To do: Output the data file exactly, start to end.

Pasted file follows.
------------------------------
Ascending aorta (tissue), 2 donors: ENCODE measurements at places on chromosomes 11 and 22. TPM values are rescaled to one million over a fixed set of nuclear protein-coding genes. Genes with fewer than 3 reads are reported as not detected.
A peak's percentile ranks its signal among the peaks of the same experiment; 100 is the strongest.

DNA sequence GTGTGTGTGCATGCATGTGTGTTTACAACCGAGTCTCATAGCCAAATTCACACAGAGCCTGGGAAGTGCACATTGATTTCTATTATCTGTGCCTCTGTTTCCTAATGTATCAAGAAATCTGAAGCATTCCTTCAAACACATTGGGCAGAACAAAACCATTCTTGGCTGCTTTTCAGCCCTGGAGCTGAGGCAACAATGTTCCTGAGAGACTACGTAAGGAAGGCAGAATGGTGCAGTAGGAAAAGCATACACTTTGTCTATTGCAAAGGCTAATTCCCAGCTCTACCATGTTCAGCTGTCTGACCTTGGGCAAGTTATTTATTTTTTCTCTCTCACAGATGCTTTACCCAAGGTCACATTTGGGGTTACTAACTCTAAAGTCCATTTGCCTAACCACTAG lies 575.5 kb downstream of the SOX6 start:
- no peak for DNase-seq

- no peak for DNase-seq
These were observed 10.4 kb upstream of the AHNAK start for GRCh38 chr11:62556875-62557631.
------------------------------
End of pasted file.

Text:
Ascending aorta (tissue), 2 donors: ENCODE measurements at places on chromosomes 11 and 22. TPM values are rescaled to one million over a fixed set of nuclear protein-coding genes. Genes with fewer than 3 reads are reported as not detected.
A peak's percentile ranks its signal among the peaks of the same experiment; 100 is the strongest.

DNA sequence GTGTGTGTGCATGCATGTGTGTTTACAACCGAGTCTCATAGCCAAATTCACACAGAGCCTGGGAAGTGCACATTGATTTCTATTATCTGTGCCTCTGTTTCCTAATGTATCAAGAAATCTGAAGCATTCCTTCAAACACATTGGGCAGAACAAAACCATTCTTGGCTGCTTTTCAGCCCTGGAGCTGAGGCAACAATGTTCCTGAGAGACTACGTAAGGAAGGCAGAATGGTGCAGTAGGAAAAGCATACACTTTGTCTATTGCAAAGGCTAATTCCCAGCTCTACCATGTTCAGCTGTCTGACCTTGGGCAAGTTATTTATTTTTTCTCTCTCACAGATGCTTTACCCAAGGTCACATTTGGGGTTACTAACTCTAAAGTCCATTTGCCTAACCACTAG lies 575.5 kb downstream of the SOX6 start:
- no peak for DNase-seq

- no peak for DNase-seq
These were observed 10.4 kb upstream of the AHNAK start for GRCh38 chr11:62556875-62557631.